Years ago, when first considering where I’d attend college, I refused to include Black institutions on my list, believing that despite their glorious legacies, HBCUs had outgrown their usefulness. The Jesuits who led my all-boys, college prep high school firmly believed that we should only apply to schools that could provide the academic rigor and alumni connections we would need if we had any hopes of being successful in America’s cutthroat business world.
I suppose that because I ingested their philosophy hook, line and sinker was why I turned down a four-year academic scholarship from Howard University. I suppose it was also why I would spout off my well-rehearsed monologue against Black colleges to anyone willing to listen. I guess that’s why I almost regurgitated when my parents, proud graduates of Hampton and Tuskegee, respectively, encouraged me ad nauseam to consider their beloved alma maters, even taking me to both schools for personally guided tours. In the end, I chose the University of Michigan — later matriculating at Emory University’s Candler School of Theology and then Princeton Theological Seminary for graduate studies.
But I sometimes wonder what different paths I may have followed if I had gone “Black.” In a 1935 essay penned by W.E.B. Du Bois, he asked “Does the Negro Need Separate Schools?” He explained that children who attend “separate Negro schools” are “treated like human beings [and] trained by teachers of their own race” … “infinitely better than making [children] doormats to be spit and trampled upon.” He believed in the significance of the environment in which children learn. Further, he concluded that Black faculty and administration from Black colleges profoundly shaped both the culture and curriculum of their institutions, also providing students with a roadmap replete with a specific set of norms, motivations and aspirations that would inform and shape their minds and establish the foundation for their futures.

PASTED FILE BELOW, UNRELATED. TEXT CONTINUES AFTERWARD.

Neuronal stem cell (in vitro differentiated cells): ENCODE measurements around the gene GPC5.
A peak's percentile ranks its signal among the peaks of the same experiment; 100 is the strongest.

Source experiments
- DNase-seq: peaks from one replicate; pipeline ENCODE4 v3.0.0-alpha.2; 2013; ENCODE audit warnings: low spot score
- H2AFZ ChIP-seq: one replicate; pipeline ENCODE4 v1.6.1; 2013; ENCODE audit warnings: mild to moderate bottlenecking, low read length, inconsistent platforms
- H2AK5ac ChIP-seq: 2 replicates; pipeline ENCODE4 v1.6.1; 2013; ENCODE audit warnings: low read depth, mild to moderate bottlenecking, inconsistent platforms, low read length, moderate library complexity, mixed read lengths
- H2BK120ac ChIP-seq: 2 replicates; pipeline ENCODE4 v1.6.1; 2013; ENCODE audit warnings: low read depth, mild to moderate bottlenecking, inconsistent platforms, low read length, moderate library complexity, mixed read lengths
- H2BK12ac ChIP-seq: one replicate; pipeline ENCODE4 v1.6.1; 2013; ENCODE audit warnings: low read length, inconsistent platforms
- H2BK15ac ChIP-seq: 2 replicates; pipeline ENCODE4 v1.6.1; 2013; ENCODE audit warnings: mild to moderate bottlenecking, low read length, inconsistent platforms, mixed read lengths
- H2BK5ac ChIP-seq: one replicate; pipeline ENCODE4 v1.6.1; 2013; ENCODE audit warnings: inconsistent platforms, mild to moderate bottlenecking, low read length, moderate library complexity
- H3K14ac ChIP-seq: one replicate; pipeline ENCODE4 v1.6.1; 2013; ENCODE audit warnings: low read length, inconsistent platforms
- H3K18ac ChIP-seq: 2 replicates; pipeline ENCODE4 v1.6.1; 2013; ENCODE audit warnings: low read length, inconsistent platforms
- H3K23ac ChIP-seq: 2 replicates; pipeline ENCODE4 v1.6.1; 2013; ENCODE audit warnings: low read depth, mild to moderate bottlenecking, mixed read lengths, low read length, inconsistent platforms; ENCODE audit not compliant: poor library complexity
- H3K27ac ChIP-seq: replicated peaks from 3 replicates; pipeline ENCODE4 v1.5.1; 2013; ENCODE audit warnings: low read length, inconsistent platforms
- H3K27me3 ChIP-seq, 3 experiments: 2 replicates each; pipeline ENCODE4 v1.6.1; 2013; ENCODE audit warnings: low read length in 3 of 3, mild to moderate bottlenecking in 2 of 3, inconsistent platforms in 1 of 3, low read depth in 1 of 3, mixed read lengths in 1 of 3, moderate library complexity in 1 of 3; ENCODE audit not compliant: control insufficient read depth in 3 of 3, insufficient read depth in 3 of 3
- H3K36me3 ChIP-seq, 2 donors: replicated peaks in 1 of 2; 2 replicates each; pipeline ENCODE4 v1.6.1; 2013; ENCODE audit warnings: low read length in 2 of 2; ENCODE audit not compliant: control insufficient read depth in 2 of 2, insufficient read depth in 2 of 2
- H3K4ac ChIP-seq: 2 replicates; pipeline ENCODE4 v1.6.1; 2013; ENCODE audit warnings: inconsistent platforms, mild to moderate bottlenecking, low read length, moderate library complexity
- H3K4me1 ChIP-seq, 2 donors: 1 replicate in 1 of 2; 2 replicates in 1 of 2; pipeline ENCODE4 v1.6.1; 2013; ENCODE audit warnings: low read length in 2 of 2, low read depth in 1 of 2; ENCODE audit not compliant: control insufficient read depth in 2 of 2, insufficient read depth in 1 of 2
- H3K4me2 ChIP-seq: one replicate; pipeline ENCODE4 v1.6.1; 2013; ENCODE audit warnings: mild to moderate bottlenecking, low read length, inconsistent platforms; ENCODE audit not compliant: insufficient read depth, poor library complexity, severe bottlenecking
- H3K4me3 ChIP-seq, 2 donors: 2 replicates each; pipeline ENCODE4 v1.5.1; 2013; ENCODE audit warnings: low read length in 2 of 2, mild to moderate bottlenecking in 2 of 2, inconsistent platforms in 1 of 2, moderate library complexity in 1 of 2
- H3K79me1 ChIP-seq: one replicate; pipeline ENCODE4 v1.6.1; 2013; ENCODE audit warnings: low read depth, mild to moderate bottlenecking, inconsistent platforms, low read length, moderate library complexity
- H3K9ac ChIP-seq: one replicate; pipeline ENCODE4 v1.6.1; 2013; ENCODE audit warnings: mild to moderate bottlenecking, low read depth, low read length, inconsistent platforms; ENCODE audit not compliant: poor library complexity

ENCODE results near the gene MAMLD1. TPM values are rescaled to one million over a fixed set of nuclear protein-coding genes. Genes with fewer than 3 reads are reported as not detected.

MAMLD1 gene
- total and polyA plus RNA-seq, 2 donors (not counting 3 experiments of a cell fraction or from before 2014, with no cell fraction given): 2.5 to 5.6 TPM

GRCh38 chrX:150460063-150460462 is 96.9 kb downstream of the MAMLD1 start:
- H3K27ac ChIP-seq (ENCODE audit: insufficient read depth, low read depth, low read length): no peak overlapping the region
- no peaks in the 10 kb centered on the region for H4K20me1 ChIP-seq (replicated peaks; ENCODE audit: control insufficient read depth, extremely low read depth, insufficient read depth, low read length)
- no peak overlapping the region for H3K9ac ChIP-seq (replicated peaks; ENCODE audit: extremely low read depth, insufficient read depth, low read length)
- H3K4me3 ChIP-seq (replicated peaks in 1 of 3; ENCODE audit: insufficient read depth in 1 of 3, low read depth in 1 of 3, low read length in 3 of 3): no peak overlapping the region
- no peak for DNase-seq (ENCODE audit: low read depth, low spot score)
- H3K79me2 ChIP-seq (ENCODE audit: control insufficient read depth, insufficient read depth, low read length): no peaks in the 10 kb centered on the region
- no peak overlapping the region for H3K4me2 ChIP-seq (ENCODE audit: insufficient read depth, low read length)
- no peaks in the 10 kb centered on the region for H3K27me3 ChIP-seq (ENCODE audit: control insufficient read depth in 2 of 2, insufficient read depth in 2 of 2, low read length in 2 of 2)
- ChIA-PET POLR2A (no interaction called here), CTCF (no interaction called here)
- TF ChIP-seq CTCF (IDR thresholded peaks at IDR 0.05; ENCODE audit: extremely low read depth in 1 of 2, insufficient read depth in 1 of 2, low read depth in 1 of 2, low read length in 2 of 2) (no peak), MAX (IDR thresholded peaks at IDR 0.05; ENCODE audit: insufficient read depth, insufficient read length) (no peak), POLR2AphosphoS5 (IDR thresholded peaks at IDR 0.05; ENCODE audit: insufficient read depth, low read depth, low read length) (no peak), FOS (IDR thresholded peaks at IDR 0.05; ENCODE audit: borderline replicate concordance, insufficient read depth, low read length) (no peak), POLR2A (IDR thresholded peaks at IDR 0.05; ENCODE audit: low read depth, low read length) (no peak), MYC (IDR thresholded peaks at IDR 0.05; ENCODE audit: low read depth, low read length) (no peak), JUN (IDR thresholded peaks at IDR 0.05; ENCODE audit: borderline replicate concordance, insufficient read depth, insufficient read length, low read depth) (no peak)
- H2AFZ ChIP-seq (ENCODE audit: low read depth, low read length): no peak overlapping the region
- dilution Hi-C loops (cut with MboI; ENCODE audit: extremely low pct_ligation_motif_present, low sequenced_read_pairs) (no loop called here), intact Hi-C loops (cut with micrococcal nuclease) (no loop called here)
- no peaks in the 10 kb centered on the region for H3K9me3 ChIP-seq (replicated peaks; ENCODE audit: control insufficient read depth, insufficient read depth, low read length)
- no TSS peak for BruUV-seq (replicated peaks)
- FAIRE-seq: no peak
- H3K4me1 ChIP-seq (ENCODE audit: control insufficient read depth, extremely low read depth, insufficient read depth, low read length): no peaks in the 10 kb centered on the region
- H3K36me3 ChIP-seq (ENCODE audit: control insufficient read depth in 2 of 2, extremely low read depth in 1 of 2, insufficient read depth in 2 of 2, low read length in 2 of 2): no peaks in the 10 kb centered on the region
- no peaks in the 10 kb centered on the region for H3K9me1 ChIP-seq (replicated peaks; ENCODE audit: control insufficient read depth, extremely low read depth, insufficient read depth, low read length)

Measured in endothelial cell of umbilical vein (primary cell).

It’s been over 60 years since “Brown v. Board of Education” radically altered America’s public education system, forcing former white bastions of knowledge to open their doors to Blacks. Still, segregation remains the norm in elementary education. As for our country’s predominantly white colleges, many of whom refused to admit Blacks well into the 1960s, they often present Black students with the unenviable likelihood of encountering racial hostility on their pristine campuses.
What I could not grasp at the age of 18, I now most certainly understand — Black colleges and universities matter — they’ve always mattered. Unlike their predominantly white counterparts, HBCUs and the education they provide serve as the first line of defense against theories about and beliefs in Black inferiority, an idea still embraced by many college faculty and staff on campuses that have recently encountered a surge of racial hostility.
As for Black enrollment at the 107 remaining HBCUs in the U.S., the numbers have steadily declined, from 90 percent in 1960 to 11 percent as recently reported by the New York Times. Ironically, for all the fanfare that Blacks unleashed following the “Brown” landmark decision which led to the elimination of the country’s two systems of education, it had another, unforeseen effect: the demise and closure of many HBCUs, unable to overcome rising costs of education and dwindling numbers of students who went elsewhere with their student loans and tuition checks in tow.
But HBCUs still matter proudly touting the fact that they produce 70 percent of all Black doctors and dentists, 50 percent of Black engineers and public school teachers and 35 percent of Black lawyers.
Education has long been viewed as an essential weapon for Blacks in our centuries-old war against segregation, racism, poverty, illiteracy and yes, and still most certainly even today, white supremacy. I can only imagine the obstacles our ancestors faced when they opened the doors to Cheney University (1837) and Wilberforce University (1856) — America’s first two Black colleges — and over 100 more.
Have our Black colleges and universities lost their edge? Have they become irrelevant, unnecessary and academically inadequate relics in an age where the majority of gadget-toting youth seem to be consumed with an insatiable hunger for knowledge, a seemingly unquenchable thirst for success and the inability to delay gratification any longer than it takes to shoot out a few tweets? Don’t bet on it.